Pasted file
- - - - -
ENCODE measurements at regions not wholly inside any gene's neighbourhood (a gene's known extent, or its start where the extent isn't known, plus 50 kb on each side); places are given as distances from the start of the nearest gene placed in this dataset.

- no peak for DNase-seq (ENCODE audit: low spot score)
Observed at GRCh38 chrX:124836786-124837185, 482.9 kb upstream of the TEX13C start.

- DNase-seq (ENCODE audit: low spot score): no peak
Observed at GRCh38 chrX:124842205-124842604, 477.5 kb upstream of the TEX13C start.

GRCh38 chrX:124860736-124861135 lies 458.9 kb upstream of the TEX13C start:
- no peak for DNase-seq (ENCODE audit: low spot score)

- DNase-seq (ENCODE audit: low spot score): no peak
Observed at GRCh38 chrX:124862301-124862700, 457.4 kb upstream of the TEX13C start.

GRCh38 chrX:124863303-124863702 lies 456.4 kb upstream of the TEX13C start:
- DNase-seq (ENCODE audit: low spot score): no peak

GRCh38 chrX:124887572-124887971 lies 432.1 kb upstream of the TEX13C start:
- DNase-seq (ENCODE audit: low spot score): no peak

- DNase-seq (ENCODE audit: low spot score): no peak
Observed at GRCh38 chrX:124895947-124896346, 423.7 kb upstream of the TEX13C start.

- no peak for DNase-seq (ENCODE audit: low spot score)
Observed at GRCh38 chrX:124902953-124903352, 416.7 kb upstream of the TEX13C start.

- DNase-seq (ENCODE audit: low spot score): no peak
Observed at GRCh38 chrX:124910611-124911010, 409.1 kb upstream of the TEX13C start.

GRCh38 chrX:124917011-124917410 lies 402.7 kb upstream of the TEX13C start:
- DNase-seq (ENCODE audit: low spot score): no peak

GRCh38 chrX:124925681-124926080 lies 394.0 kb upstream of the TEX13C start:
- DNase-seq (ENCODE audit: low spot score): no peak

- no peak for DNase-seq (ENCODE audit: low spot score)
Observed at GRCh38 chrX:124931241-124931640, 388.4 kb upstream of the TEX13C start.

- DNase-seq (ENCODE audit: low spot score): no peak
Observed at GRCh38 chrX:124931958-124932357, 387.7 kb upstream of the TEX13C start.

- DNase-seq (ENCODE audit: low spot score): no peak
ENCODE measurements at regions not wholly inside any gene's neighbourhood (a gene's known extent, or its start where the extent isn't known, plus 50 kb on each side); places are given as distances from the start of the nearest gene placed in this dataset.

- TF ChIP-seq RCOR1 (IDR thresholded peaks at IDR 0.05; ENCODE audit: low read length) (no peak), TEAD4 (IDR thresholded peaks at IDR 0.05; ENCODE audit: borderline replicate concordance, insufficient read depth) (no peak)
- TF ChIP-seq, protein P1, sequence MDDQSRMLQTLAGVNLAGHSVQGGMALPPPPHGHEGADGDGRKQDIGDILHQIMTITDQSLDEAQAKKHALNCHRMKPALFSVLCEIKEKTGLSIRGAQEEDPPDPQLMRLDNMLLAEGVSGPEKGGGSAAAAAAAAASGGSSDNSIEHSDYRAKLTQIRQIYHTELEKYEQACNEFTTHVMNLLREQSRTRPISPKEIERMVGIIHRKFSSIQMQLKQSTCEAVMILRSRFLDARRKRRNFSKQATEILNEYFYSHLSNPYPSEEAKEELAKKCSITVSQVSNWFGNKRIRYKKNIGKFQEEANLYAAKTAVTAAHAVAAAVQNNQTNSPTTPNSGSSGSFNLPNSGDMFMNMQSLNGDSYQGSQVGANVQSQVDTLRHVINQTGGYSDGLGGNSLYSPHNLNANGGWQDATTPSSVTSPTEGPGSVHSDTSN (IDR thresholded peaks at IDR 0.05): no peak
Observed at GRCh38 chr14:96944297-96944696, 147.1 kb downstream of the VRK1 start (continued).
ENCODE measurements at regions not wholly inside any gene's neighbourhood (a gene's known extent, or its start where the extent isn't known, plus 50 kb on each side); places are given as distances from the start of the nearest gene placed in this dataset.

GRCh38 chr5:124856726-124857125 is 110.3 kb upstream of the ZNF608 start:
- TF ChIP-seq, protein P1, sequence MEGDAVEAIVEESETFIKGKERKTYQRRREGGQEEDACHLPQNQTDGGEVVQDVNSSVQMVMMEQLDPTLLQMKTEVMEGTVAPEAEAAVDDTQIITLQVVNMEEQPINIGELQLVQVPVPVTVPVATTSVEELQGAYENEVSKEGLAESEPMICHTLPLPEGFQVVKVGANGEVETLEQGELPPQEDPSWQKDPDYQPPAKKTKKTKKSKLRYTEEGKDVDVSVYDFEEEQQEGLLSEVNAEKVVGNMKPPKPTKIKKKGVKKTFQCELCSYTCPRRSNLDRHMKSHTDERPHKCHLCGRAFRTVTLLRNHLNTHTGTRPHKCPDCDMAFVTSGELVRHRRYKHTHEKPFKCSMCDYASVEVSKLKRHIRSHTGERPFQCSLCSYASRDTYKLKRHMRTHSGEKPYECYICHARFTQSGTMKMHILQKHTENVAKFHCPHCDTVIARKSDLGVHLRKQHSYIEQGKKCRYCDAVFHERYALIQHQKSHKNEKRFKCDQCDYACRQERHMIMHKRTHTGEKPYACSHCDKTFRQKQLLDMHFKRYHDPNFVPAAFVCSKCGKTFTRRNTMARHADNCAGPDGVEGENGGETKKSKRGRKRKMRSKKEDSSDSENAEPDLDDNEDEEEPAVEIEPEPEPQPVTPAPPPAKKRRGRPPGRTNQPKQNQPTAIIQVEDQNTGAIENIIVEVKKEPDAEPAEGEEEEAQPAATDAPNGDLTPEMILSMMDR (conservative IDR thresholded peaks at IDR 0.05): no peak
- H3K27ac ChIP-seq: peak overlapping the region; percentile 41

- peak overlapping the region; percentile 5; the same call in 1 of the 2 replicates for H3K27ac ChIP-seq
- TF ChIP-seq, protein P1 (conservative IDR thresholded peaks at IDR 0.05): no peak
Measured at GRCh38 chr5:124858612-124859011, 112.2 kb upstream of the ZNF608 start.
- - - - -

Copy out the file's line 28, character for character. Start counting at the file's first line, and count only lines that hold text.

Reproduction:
- DNase-seq (ENCODE audit: low spot score): no peak